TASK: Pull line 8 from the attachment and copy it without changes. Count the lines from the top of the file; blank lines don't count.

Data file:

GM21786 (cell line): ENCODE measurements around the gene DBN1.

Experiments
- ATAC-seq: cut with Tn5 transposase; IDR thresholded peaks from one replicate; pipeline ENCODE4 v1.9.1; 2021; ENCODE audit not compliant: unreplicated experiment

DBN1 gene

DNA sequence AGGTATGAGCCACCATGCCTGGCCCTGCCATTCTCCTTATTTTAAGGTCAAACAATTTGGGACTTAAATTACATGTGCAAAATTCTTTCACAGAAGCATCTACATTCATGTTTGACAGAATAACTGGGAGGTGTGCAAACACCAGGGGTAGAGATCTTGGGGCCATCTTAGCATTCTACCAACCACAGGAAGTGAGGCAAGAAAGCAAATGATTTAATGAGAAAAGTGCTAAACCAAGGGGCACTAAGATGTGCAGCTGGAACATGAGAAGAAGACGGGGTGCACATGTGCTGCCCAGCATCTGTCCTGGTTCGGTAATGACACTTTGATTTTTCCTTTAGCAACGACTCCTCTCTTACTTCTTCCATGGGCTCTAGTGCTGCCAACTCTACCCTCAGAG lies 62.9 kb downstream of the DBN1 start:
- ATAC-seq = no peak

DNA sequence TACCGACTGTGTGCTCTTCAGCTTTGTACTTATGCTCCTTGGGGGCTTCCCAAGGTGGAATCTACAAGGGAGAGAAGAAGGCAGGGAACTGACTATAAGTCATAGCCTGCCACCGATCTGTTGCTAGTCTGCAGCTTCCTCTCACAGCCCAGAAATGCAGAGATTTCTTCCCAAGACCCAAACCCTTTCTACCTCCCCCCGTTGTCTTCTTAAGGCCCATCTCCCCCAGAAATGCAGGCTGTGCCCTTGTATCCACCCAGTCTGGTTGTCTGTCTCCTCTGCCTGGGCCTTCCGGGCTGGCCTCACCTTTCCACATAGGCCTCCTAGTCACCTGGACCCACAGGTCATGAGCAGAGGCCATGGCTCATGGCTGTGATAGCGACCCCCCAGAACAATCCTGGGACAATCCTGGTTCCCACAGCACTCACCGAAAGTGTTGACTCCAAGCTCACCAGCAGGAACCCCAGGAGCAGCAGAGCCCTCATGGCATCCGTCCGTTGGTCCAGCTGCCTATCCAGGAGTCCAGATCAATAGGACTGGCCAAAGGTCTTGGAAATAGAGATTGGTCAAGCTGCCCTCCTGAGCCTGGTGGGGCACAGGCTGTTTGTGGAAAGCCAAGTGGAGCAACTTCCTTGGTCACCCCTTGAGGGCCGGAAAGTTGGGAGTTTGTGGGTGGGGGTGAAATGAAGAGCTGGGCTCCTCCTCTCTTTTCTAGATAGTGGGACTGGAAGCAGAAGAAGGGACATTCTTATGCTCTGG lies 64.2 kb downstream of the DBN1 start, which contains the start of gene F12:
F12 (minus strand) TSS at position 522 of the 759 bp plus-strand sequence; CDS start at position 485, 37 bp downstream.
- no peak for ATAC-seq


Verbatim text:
F12 (minus strand) TSS at position 522 of the 759 bp plus-strand sequence; CDS start at position 485, 37 bp downstream.